As of May 1, 2021, British Columbia has moved to a no-fault system. BC residents are entitled to receive benefits for their injuries and wage loss after a motor vehicle crash regardless of who is at fault. An injured person, in most cases, will no longer recover damages from an “at-fault” driver through a law suit. This means that members of the public impacted by a car crash will navigate any dispute directly with an ICBC adjuster, and if not satisfied with a decision, may attend the Civil Resolution Tribunal to resolve their claim.
Claims under Part 7 benefits are made through the Civil Resolution Tribunal.
What are Enhanced Accident Benefits?
Recent changes to the auto insurance industry in BC led to an Enhanced Care Model. As noted under the Guide to Enhanced Care, it states:
If you’re injured in a crash, Enhanced Accident Benefits from your own policy (first party coverage) will pay for medical care and treatments to support your recovery. There’s also an income replacement benefit for the period of time you’re too injured to work.
ICBC staff will work with you, your doctor and your health care providers to help you access the services and recovery benefits you need for as long as you need them.
Under Enhanced Accident Benefits, benefits are improved and one now has access to significantly better care and recovery benefits. You can learn about Enhanced Care by reviewing the Guide to Enhanced Care.
Civil Resolution Tribunal
There are multiple cases published under “Decisions” on the website of the Civil Resolution Tribunal. Most claimants are navigating this process on their own, without the benefit of a lawyer.
In Smith v. ICBC, the claimant is seeking additional physiotherapy treatments, including a lump sum payment of $12,000 for future health care services under Part 7 accident benefits. The claim at the Civil Resolution Tribunal failed.
If you do not show evidence at the Tribunal that your health care services are “necessary” you will fail in your argument that you are entitled to the benefits.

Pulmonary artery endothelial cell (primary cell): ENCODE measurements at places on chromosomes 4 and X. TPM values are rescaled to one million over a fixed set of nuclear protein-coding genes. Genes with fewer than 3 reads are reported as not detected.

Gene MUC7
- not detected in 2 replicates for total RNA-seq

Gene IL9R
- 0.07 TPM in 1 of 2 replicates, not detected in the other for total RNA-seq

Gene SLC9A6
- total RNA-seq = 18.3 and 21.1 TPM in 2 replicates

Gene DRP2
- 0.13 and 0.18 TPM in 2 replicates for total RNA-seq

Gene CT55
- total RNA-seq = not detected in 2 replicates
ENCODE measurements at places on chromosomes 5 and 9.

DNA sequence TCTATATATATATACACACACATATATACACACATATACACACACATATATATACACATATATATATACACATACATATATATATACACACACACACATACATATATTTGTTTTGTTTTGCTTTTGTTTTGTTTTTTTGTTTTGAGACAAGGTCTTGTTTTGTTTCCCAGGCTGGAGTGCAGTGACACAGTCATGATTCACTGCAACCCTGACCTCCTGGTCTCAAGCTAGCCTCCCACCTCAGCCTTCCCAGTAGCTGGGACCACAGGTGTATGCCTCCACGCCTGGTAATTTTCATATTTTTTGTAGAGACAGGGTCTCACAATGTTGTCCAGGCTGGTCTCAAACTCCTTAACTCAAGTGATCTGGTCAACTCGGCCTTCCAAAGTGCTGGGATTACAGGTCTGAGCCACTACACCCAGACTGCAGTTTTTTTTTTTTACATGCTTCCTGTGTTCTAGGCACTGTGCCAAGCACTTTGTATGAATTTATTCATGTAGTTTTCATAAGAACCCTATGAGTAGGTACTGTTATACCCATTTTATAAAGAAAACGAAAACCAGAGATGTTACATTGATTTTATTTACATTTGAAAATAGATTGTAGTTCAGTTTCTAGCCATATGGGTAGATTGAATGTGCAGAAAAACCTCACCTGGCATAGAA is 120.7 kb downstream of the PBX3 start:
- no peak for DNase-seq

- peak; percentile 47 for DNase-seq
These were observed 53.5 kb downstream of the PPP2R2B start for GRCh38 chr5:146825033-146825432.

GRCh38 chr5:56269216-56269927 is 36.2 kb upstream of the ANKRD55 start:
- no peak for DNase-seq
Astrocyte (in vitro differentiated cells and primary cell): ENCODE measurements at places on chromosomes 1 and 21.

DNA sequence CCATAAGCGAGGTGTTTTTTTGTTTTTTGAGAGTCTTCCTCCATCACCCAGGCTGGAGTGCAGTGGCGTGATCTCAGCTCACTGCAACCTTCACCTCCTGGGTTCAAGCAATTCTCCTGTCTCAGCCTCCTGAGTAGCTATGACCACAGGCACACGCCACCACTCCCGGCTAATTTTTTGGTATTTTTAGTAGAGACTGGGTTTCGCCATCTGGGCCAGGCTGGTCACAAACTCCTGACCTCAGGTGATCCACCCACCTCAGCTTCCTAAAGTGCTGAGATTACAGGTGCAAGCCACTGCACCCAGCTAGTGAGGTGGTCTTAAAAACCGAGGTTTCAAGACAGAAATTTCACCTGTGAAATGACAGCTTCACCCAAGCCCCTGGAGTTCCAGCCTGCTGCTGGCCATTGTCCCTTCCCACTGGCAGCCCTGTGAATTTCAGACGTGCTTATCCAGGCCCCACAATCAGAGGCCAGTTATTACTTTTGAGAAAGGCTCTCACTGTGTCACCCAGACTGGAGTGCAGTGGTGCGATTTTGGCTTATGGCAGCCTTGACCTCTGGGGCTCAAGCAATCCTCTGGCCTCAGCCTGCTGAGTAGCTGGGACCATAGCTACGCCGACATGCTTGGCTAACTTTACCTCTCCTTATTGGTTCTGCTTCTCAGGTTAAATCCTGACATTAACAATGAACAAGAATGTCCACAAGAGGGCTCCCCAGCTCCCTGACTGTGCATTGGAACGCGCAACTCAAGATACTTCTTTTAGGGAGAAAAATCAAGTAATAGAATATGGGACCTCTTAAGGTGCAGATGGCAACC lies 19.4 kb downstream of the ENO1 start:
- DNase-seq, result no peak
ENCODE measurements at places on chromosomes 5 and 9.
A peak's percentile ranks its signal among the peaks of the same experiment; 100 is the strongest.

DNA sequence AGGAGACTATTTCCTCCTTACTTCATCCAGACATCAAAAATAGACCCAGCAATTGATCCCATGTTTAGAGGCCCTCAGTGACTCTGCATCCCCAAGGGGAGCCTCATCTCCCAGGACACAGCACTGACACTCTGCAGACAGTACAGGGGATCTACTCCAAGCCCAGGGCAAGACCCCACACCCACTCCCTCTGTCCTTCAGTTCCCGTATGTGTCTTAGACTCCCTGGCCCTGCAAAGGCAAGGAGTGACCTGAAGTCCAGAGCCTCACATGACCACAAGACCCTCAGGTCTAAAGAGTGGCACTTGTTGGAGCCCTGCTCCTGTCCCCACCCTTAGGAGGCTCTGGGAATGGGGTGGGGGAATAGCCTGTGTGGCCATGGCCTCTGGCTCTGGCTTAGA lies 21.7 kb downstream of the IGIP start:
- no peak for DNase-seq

If you can establish that the health care service is “necessary”, ICBC will need to pay for those health care services you are claiming. To prove that a specific treatment is necessary, the insured’s doctor must certify in writing that the treatment is necessary.
Section 88 (1)(a) under Part 7 of the Insurance (Vehicle) Regulations state:
If an insured is injured in an accident for which benefits are provided under this Part, the corporation must, subject to this section, pay as benefits all reasonable expenses incurred by the insured as a result of the injury for necessary
(a) health care services listed in Column A of Table 1 or Table 2, as applicable, of Schedule 3.1 and provided by the applicable health care practitioner.
Under the Insurance (Vehicle) Regulations, treatment provided more than 12 weeks after the accident date is automatically deemed NOT a necessary health care service.
Therefore, a claimant must seek evidence from your physician in writing that the health care service being claimed is reasonable and necessary, and if you attend the tribunal without this medical evidence, your request for funding of the treatment you seek will be denied.
Section 88(1.01) of the Insurance (Vehicle) Regulations state:
(1.01) For the purposes of subsection (1) (a), a treatment
(a) that is in addition to the number of treatments listed in Column D of Table 1 of Schedule 3.1 corresponding to that health care service, or
(b) that is provided more than 12 weeks after the date of the accident
is not a necessary health care service unless the corporation’s medical advisor or the insured’s physician certifies to the corporation in writing that, in the opinion of the medical advisor or physician, the treatment is necessary for the insured.
How do you seek evidence to show that your treatment is necessary?
Your physician must certify in writing that the treatment is necessary. The note should also indicate that the treatment is required as a result of a motor vehicle crash dated [date of car crash].
In the case above, the claim failed due to the following reasons:
- There is no evidence before the CRT that the claimant’s health care practitioners have recommended additional physiotherapy or any other Part 7 benefits; and
- ICBC, although may make a lump sum payment of benefits under Section 102 of the Insurance (Vehicle) Regulations, this is discretionary, and in this case declines this claim. ICBC’s position was that it is paying for benefits as the treatment is being incurred and therefore a lump sum is not required in this case. The CRT agreed.
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